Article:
• Start with an intro of who you are.
  • Explain your current social power (how many followers, your engagement rate, your niche, and how you can provide a benefit to the company by promoting their products).
  • Ask if they would be interested in providing free products in exchange for social exposure or as a focal point for a review.
  • You can even ask to partner in a giveaway.
  • Consider making/offering YouTube reviews or blog posts as well.
  • Thank them for their time.

You have nothing to lose by approaching a company with an opportunity that can benefit both of you. Just focus on what you can offer them and be prepared for rejection.

2. Tag companies on social media.

When you create art and post it online, start tagging the companies that made the supplies you used. This is a really indirect way to open the door to getting free supplies, but occasionally these companies take notice and may offer up more supplies as a thank you for your dedication. Your success is their success.

Don’t hold your breath, though! The direct approach will work much better.

3. Let the universe decide.

If you want to leave everything up to chance, you can just focus on your art and growing your following. As you build a bigger presence online, companies may reach out to you completely organically to offer you free things to promote on your account. This has happened to me multiple times without tagging or mentioning any company.

One time I got free soup.

Yup. Soup.

Additional things to consider

Greedy Companies- When free supplies aren’t enough.

If a company approaches you with free products, do not let them dictate the terms of how and if you present the products on your social accounts without considering requesting additional payment for your time and work.

Free supplies can only buy so much from an influencer. Your following has a value and sometimes a free product isn’t enough. I’ll go over actually getting paid to promote products in a bit.

Whenever a company approaches me, I tell them all the same thing: I’d be more than happy to try your product. If I love it, I can share on social media as I see fit. If I don’t like it, I simply won’t say anything. If you want control over any part of the post, then you must pay for a sponsored post.

Companies weigh the cost of paying for advertisements against the cost of free products for influencers. Learn how to establish the value of your posts vs. promotions.

Companies likely aren’t just going to give you free products out of the kindness of their hearts. Free products are just another way to advertise. I know when I first started getting offers for free supplies, I didn’t realize the value of my social exposure. So, I want you be smarter than I was and to evaluate your Instagram posts through two things: 1) the ‘reach’ of your average post through the post insights (see the left picture) and 2) a hypothetical promotion spend through Instagram (see the right picture).

You will need your account to be a business account to see both of these screens (you should get on that if you haven’t already). I took a look at the insights from one of my posts in July 2018 (I had around 53,000 followers at the time). You can see the post reached 11,343 accounts. If you scroll to the bottom of the insights, you can see an option to promote the post.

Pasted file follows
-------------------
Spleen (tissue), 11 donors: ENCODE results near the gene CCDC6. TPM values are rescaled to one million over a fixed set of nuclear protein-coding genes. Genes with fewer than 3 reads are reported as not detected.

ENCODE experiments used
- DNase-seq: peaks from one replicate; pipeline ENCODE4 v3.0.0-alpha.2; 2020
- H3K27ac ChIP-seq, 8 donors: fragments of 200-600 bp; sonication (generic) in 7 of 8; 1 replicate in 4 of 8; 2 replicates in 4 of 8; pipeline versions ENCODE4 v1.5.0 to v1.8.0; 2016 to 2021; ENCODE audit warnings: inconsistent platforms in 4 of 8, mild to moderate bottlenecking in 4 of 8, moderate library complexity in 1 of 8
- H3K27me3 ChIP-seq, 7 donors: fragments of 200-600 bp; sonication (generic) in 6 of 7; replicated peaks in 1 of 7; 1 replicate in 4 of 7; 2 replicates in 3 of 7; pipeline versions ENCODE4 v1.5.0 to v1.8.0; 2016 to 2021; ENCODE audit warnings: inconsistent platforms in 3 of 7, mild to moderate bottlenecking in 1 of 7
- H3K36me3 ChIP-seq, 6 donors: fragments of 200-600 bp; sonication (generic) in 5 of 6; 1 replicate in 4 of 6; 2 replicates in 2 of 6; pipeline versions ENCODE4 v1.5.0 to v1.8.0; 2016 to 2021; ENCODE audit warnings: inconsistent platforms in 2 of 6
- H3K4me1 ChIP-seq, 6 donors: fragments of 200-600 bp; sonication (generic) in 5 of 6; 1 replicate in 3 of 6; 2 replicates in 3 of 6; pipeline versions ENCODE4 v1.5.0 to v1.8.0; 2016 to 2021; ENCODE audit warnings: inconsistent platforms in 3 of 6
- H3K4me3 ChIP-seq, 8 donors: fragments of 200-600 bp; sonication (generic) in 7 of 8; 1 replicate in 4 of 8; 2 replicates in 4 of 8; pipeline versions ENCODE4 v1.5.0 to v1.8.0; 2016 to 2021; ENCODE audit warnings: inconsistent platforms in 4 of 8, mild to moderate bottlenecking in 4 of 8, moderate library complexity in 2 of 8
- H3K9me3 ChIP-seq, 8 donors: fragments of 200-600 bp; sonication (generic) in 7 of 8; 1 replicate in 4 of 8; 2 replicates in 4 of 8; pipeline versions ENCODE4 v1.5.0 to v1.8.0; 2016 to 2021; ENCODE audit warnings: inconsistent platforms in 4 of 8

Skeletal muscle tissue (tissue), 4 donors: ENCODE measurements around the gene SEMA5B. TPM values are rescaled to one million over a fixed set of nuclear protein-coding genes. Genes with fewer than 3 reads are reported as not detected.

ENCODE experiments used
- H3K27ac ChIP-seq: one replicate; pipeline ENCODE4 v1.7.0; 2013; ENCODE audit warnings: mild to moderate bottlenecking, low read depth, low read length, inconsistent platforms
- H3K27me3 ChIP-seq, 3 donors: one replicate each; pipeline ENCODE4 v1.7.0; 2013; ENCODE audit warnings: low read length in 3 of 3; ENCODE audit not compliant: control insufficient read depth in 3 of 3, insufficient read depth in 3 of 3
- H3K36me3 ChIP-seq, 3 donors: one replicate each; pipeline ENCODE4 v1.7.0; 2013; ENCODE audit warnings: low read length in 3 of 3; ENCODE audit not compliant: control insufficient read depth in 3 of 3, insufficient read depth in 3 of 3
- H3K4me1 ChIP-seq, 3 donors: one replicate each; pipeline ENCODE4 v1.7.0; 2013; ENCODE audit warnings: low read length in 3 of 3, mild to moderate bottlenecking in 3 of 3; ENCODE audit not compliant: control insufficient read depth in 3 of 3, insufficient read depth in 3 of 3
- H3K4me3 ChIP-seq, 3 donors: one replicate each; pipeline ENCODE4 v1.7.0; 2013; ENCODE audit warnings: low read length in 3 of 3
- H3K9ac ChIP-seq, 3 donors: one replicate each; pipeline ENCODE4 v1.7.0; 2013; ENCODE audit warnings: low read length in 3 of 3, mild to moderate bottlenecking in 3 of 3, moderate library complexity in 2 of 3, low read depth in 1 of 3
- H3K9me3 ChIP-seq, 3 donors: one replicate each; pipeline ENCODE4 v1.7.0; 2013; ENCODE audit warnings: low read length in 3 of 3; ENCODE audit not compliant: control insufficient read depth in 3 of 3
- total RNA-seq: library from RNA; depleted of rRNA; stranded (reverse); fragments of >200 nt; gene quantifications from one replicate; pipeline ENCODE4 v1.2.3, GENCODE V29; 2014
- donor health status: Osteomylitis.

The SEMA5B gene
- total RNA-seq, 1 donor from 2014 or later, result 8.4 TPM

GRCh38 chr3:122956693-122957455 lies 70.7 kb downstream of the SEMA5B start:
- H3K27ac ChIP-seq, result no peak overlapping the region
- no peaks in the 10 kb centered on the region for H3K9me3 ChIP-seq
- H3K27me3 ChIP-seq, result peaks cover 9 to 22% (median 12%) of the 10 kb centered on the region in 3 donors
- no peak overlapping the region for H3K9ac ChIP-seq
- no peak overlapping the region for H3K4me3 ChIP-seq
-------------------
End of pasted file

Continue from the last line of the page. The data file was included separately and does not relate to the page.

I want you to go through the promotion screens until you get to the one that looks like the right picture. From here, you can slide the Budget and Duration around until you get a projected ‘reach’ that is similar to your post. That will give you an idea of how much a company would have to spend on one post in order to get the reach your average posts get already. Then just back out of the promotion.

If a company is sending you a $20 kit of supplies, and you reach an audience of that would cost more than that through paid promotions, the company will likely be happy with the results. Not to mention, the retail value of a product is marked up from the actual cost of making the product…

Greedy Influencers- Are you asking for too much?

If you approach a company first, be mindful of the value of the products you request when compared to the value you can give the company. By looking at the cost of advertising vs. the reach on your posts like we did above, you can get a better idea of what kinds of products you can realistically expect to get for free.

Breaking away from your brand- Don’t promote unrelated content.

If a company reaches out to you and their products have nothing to do with you, your art, or the brand you’ve created–then I suggest not promoting the product on your social media accounts. Building a social following takes a lot of work, and if you start to pollute your brand with content your followers have no interest in, then you risk losing dedicated followers.

Stay true to the brand you’ve created. Though, you can get away with posting company shout outs in your stories that stray from your brand a bit.

Instagram micro-influencers can make money in addition to getting free supplies.

Free supplies are great, but free supplies plus a paycheck is even better. If you are reaching out to companies, I wouldn’t push your luck with asking for free supplies AND money unless you really have a good deal to offer them. But, if companies approach you to promote their products, you have all the power to ask for more and/or turn down or accept the offer.

You can find a lot of different suggestions for what influencers should be paid, but it’s different for every company you work with and you will need to develop some negotiating skills. Though, to get a general idea of what you can be paid as an influencer check out this Influencer tool by Influencer Marketing Hub.

Moral of the story…

You can get free supplies if you work for it and create opportunities for yourself. Keep in mind that companies will be more willing to work with influencers who can clearly benefit them. Sell yourself. Start searching for email addresses and send out a couple of emails and see what happens.

Becoming a micro or macro influencer doesn’t sound like it should be a real thing but it totally is. You can start at any level and the bigger you get, the more opportunities you can create for yourself and the more free stuff you’ll be able to get in your mailbox. Though, the bigger you get, the more you should demand payment for your social posts.


I hope you enjoyed this post! Please leave questions and comments below while commenting is open or reach out to me directly through Instagram or email. I’d love to hear from you! And make sure to sign up for my email list below to never miss a blog post. New posts are published every Tuesday.